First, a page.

WHY PETER DIAMOND’S NOMINATION MATTERS MORE THAN YOU THINK…. President Obama nominated three accomplished experts a few months ago to serve on the board of governors of the Federal Reserve — an entity with more than a little influence over the macroeconomic conditions in the U.S. economy. The Senate Banking Committee approved all three nominees.
But this week, one of the brilliant scholars ran into trouble. The development was significant, as was the larger significance regarding Republicans’ political motivations.
[U]nder an arcane procedural rule, the Senate sent [M.I.T. professor Peter Diamond’s] nomination back to the White House on Thursday night before starting its summer recess. A leading Republican senator, Richard C. Shelby of Alabama, said that Mr. Diamond did not have sufficiently broad macroeconomic experience to help run the central bank. […]
All three nominees were approved by the Senate Banking Committee, and there does not seem to be enough opposition to permanently block Mr. Diamond. “This is standard operating procedure in the Senate, and we expect that the president will renominate Peter Diamond,” a White House official said of the delay.
Mr. Diamond, 70, joined the M.I.T. faculty in 1966 and is an authority on taxation, Social Security, pensions, Medicare, labor markets and behavioral economics.
Even for a hack like Shelby, questioning Diamond’s experience is both crazy and pathetic — the scholar is among the most accomplished economists of his generation. The conservative Alabaman suggested the Diamond’s background is not in monetary policy, which is true, but is hardly a prerequisite — of the five current governors of the Fed, three are not specialists in monetary economics. One of Bush’s appointees has no advanced degree in economics and has never done any academic research in the field. Shelby never raised questions about his qualifications and didn’t hesitate to support that nomination.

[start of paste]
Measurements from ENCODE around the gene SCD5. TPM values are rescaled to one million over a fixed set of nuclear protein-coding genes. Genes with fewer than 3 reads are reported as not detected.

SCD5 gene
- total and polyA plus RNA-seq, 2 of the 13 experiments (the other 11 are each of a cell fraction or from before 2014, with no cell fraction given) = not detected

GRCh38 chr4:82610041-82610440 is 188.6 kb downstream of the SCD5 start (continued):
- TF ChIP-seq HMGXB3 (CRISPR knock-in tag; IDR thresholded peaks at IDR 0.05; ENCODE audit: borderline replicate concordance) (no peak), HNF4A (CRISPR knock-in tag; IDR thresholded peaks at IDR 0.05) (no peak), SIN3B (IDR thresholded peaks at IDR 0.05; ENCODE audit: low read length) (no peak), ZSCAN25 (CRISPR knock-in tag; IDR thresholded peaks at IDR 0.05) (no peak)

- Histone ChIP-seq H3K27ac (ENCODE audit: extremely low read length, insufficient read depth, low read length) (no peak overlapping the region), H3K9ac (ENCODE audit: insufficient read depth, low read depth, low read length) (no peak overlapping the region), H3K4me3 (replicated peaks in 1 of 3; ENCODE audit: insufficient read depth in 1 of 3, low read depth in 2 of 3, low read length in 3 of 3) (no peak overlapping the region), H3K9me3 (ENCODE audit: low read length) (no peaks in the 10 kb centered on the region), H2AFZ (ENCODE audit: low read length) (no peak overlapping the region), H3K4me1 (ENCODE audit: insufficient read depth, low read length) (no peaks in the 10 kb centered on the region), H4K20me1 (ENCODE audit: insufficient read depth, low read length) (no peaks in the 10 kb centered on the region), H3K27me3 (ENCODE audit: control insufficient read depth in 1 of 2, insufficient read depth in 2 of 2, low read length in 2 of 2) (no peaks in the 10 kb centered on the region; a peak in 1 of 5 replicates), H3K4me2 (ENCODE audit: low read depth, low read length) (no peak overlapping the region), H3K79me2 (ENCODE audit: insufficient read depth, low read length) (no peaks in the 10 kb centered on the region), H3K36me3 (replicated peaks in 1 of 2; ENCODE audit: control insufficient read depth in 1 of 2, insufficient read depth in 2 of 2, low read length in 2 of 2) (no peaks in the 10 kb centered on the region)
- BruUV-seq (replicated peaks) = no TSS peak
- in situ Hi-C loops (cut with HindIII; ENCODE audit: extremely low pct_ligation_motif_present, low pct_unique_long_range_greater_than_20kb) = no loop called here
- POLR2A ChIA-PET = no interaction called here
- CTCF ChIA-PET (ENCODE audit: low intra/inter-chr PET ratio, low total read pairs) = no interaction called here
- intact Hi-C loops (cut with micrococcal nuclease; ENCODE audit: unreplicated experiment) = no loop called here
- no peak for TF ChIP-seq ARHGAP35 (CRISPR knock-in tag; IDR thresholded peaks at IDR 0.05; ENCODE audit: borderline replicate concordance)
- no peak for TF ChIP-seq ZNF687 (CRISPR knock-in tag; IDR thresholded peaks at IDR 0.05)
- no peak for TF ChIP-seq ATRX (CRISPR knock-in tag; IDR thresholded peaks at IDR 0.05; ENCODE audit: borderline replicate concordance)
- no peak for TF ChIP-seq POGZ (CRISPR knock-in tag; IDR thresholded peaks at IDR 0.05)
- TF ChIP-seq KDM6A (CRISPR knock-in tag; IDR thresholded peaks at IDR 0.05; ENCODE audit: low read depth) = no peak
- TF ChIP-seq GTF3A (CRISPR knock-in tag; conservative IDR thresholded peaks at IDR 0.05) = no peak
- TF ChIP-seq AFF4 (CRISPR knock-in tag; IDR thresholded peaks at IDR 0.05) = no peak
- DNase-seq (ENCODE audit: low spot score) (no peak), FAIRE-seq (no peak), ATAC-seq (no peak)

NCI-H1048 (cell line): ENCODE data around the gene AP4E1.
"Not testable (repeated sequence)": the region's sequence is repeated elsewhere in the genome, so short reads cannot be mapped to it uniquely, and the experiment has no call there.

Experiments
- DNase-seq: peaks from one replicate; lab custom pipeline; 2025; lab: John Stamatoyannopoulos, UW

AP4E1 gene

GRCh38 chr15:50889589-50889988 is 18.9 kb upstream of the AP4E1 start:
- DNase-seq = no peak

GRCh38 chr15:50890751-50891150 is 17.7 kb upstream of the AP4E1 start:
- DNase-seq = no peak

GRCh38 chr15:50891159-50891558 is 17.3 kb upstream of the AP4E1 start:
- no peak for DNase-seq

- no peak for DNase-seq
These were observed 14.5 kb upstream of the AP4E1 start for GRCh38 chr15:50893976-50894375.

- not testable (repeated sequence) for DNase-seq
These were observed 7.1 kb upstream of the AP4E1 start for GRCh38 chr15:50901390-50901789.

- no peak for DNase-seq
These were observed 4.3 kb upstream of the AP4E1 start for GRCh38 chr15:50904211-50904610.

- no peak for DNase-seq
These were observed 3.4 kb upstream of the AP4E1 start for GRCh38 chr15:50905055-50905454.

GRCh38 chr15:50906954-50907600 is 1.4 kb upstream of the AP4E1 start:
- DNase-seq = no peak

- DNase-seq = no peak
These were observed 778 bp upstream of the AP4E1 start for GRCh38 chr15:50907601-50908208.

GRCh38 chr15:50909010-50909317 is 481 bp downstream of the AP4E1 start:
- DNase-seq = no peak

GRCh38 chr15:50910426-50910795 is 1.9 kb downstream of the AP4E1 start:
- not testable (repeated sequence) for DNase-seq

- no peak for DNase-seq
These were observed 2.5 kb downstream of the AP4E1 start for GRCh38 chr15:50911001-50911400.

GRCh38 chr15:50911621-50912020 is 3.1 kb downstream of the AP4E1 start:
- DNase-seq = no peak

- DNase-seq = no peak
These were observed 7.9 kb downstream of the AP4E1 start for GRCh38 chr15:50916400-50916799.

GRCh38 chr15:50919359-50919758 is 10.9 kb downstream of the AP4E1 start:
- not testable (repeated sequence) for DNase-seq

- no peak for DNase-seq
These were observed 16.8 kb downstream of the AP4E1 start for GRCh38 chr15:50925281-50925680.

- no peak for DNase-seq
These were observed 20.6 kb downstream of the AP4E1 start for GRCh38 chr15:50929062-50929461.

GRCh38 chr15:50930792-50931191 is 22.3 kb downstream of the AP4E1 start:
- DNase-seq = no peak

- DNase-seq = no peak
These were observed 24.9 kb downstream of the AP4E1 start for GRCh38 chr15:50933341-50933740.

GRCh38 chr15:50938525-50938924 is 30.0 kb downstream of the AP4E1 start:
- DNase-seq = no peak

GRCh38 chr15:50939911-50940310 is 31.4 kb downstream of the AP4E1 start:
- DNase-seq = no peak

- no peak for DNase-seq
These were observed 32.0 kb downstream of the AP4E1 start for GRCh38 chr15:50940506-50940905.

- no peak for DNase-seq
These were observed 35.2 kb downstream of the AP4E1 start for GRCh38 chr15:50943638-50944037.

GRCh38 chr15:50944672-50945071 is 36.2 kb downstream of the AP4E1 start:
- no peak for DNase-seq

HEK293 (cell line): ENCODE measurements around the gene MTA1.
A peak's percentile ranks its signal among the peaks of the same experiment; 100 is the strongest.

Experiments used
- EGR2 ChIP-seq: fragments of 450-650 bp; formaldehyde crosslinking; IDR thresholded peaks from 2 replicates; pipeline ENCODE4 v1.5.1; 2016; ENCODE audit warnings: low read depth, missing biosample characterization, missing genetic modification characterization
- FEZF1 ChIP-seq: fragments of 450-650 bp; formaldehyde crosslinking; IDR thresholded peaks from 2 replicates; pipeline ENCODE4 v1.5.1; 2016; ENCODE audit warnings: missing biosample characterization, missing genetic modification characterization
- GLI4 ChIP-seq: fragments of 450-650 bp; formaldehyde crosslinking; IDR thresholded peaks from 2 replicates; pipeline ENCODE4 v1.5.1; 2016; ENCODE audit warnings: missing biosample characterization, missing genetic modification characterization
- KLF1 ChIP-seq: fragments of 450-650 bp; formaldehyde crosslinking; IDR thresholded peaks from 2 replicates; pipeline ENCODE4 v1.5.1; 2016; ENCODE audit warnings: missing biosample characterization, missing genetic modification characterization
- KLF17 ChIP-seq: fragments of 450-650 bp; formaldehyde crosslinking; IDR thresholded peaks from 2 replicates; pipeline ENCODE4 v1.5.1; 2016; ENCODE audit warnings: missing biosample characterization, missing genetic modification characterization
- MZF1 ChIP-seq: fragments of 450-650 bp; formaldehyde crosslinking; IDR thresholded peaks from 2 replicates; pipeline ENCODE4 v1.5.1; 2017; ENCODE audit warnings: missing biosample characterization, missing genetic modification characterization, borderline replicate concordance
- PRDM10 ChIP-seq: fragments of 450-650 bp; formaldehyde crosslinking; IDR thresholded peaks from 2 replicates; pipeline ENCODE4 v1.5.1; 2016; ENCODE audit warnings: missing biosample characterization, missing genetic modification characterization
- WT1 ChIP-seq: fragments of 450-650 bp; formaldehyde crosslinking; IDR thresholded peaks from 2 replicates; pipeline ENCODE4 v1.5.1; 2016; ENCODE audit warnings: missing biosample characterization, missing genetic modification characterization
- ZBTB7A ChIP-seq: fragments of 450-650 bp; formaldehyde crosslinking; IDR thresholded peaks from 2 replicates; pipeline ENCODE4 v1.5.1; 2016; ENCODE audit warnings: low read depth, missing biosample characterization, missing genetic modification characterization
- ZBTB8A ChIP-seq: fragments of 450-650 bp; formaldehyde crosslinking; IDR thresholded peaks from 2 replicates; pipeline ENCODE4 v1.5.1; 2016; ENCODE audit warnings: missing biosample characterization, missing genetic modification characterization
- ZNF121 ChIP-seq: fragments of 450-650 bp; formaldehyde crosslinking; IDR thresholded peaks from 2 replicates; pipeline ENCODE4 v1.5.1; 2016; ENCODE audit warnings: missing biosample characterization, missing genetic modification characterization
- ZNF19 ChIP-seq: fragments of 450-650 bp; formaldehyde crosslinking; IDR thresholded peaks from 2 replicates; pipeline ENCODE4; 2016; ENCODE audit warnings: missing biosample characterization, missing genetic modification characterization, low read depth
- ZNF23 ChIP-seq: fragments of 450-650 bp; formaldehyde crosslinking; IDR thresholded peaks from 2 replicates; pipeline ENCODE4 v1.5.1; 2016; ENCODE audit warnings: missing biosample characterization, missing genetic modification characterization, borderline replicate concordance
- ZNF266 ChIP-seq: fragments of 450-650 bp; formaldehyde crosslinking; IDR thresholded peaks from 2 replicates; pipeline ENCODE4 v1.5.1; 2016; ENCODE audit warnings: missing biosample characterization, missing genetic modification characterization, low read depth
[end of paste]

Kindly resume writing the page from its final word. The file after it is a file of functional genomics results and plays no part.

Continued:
So, what’s this all about? It’s worth considering the possibility that congressional Republicans, not content with blocking legislation that might improve the economy, also want to prevent the Federal Reserve from exercising its powers and pumping more capital into the economy. Jonathan Cohn’s take, explaining what President Obama’s nominees may do if confirmed to the Fed, is worth reading.
One of his nominees, Janet Yellen, has said publicly that the Fed has an obligation to focus more on employment during times like these. And while I don’t know whether Diamond has said similar things, I know enough about his philosophical bearings to know — or, at least, suspect strongly — that he’d push for more employment-focused policies, as well. As Paul Krugman notes today, Diamond wrote the seminal paper on structural shifts in unemployment.
In other words, Obama’s nominees may very well use the power of the Fed to improve the American economy — so Shelby is slowing the process down, on purpose, and making the White House needlessly jump through procedural hoops without a coherent explanation.
It may be because Shelby is “just being a prick,” but it seems just as likely that the Republican senator hopes to paralyze the Federal Reserve, keeping it from giving the economy a much-needed boost.